This doesn’t daunt Fraser. He’s attended two singings and plans to keep returning, though the musical process is still coming together for him. “I listen to the guy next to me, and I try to get the tune, and then I try to follow the tune,” he says. “The ‘notes on the page’ thing isn’t happening yet.” But he’s found what he first heard through Adelstein’s window—“the ebullience of sound,” as he puts it—and more.
He had originally intended simply to observe the singing, but shape note, fundamentally, requires participation.
“These are people who seem really happy to be here, and part of the conduit of happiness is sharing the singing,” Fraser says. “They want you to experience their secret joy. The shared road is sound.”
His words rang true to me. I also expected to be able to watch shape note singers, to take notes and remain on the outside. But every singing I attended flattened that expectation. Moreover, I wanted to be in the square. As a kid, I played piano and oboe, and had always enjoyed singing, but never had a venue for it, or formal training. I hadn’t sung in groups since Sunday school.
As it turns out, I missed it.
The Comfort Station altos have just fallen apart giggling. Our attempts to hit a high note have collapsed under the simple, giddy pleasure of making a funny, unsuccessful noise. We’re working on our first fuguing tune. All four sections will sing staggered melodies that combine and interact, we are promised, in exciting new ways. With some help from Raymond, at last the altos slowly manage the sequence.
“Are we ready?” Rivera-Dundas asks, though she’s smiling. “Does everyone remember their part?”
Raymond pitches us again, fa-la-SOL-la-fa, and each singer deploys their opening syllable. What happens next is heavenly: a rich, multi-layered sound, gigantic from the inside and full of moving parts. “Let every land their tongues employ,” we chorus, “and hymns of triumph sing.”
“People need to experience the making of music,” says Swanson. “We listen to things all the time. We don’t perform, play, sing, whatever. I think that’s terribly important.”
The making of music together holds a political power for Raymond.
“Having a thing that you’re working on together has a lot of potential to bring people together who wouldn’t normally understand each other,” he says. But there’s also something rebellious about group creations.
“A lot of institutions in the world right now are about consuming,” he says. “Whenever you purchase something, someone made it. There are tons of actors in that process, and you’re the audience for that. You’re receiving that act of production. To become an actor yourself is a really exciting experience. To have that be the norm is a really radical thing to do.”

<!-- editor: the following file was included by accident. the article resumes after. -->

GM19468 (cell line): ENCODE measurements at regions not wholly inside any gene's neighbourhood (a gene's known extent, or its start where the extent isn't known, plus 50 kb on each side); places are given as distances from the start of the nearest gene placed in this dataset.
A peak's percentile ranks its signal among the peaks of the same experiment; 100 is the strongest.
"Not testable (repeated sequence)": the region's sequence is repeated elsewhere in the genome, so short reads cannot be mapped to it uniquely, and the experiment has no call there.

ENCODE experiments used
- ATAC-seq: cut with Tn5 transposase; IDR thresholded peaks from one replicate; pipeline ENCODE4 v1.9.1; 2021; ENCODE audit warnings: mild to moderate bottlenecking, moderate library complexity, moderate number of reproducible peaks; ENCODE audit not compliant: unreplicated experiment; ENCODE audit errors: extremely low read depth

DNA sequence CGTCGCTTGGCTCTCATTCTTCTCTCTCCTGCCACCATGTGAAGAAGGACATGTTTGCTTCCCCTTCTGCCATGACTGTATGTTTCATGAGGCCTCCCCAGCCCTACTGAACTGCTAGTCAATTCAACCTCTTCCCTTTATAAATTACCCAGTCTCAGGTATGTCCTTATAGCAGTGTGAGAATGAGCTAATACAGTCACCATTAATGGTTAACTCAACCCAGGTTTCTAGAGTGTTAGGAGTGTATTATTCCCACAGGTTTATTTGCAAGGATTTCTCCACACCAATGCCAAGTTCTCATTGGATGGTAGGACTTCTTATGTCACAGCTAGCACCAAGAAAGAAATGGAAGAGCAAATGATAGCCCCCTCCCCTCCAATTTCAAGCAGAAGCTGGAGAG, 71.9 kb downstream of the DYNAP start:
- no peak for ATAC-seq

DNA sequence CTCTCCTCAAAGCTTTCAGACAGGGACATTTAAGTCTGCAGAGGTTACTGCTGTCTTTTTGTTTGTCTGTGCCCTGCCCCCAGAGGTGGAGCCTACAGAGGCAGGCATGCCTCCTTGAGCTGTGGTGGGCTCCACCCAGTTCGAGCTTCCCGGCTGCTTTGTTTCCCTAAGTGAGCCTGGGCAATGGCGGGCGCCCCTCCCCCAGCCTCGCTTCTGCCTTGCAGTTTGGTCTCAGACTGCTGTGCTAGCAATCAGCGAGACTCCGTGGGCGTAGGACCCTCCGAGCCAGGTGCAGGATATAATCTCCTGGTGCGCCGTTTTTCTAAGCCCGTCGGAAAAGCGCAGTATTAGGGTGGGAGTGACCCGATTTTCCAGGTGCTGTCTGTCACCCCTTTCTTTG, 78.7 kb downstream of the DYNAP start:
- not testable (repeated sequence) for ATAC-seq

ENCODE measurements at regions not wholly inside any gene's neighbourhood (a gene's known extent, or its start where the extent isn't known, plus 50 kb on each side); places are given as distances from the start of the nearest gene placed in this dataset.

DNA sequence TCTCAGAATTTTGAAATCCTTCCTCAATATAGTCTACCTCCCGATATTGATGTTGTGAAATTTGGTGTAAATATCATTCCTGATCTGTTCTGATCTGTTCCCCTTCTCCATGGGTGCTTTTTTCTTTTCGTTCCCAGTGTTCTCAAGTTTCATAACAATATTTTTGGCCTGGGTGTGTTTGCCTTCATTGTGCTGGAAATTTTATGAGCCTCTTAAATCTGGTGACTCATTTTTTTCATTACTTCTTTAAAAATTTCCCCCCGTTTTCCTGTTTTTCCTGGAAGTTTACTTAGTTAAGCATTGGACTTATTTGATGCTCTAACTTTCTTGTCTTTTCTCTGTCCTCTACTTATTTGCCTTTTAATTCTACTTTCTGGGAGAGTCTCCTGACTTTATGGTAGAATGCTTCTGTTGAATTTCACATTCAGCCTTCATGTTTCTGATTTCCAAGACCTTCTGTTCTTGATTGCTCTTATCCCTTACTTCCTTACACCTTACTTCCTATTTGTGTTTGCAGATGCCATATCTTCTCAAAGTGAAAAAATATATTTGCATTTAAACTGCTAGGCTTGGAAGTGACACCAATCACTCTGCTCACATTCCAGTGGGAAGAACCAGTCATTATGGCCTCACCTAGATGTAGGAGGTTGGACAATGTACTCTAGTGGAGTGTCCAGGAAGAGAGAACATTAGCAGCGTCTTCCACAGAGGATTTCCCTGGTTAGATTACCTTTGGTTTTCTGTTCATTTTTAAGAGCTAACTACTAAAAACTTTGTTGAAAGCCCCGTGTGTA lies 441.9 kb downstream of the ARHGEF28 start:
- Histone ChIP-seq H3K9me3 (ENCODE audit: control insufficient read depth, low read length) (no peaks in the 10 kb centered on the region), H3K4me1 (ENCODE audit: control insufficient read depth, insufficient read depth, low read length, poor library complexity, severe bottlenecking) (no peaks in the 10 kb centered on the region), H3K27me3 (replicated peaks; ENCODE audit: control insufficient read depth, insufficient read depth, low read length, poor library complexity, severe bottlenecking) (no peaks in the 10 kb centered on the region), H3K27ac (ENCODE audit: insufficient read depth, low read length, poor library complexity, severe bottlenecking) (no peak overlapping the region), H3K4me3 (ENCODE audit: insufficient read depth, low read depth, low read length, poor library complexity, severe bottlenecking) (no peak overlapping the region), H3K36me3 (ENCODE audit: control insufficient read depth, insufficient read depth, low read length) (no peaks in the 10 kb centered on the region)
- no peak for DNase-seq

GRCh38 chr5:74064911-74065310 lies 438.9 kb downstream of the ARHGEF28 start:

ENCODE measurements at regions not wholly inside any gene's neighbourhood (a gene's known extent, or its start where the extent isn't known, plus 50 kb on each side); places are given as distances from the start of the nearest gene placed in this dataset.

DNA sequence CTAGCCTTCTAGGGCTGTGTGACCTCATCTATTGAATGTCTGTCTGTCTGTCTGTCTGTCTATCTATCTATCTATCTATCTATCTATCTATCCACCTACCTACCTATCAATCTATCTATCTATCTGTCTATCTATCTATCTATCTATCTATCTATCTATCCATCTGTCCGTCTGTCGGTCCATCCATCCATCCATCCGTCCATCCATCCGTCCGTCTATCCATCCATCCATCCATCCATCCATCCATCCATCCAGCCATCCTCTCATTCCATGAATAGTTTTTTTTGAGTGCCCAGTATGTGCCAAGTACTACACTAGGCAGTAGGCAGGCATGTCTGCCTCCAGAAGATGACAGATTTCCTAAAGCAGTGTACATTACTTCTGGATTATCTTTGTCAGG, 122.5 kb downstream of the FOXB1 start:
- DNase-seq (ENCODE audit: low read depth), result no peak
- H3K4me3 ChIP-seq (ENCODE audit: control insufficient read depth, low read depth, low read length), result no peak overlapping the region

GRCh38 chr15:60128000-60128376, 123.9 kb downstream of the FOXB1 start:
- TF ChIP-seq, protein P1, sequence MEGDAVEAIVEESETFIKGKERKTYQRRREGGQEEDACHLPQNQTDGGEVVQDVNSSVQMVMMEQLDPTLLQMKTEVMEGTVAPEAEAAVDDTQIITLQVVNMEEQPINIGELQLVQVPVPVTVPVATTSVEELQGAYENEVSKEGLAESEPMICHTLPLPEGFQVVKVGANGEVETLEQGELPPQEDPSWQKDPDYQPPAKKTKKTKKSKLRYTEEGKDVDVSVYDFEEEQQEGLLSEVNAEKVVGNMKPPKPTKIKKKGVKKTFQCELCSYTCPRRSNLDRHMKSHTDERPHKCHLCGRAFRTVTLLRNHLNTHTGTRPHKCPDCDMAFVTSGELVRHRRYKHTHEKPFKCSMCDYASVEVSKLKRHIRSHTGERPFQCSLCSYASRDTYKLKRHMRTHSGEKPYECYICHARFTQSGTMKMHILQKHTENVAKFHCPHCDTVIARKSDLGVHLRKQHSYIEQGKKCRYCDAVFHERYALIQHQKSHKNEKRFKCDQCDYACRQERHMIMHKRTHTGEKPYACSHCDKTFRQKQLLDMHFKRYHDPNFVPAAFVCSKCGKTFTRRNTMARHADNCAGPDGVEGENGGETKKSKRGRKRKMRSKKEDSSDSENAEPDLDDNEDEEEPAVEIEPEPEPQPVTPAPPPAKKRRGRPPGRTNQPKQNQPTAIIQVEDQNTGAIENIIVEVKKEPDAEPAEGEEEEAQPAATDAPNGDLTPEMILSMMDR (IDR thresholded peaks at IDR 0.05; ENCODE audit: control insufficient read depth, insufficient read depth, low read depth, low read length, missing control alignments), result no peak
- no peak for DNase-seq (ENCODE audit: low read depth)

The idea of just getting together and singing can take some getting used to, says Adelstein. “It’s very hard for people to wrap their heads around the idea that people could just sort of show up and whip it off,” she says. “It doesn’t fit within this rehearse-rehearse-rehearse-perform paradigm.”
Blame the 20th century for separating us into listeners and performers.
“The 20th century was about recording and broadcast, and of removing the sound from the instrument that makes it, and of turning people into audiences,” says Adelstein. A glint enters her eye. “Sometimes I think that shape note is very well suited to the technologies of the 19th century and of the 21st century—and of the 20th century, not so much.”
She spreads her hands. “What is the technology of the 21st century about? It’s about social media, it’s about participation, it’s about connecting people. If it’s a technology that’s designed to facilitate people getting together to do something, shape note is really good at that.”
Her observations bear out. Shape note singing is very difficult to record well. Any microphone positioned where the sound converges, at the heart of the hollow square, stands likely to be knocked over by the song leader. Equipment positioned out of the way delivers an odd, anemic recording, completely devoid of the power of the experience. As for social media, news of old-time singings would have spread by word of mouth; the Logan Square singings rely on MeetUp.com for organization and outreach.
Some have theories about why Sacred Harp has caught on in cities, when the tradition is so strongly tied to rural areas. “I think a lot of people in cities are searching for a community that they feel comfortable being themselves in that’s not about work, your work life or something like that,” Raymond offers.
That may be a learned condition to overcome, though, rather than a natural one. Fraser spent the first nine years of his life in Guyana before moving with his family to Brooklyn. “I’m from a small village in a small country no one’s ever heard of, and I’ve never left,” he says. “I’m someone who says hello to strangers because I have a villager’s perspective that the world is familiar. Living organically for me is an expectation. I don’t expect the world to be unfamiliar.”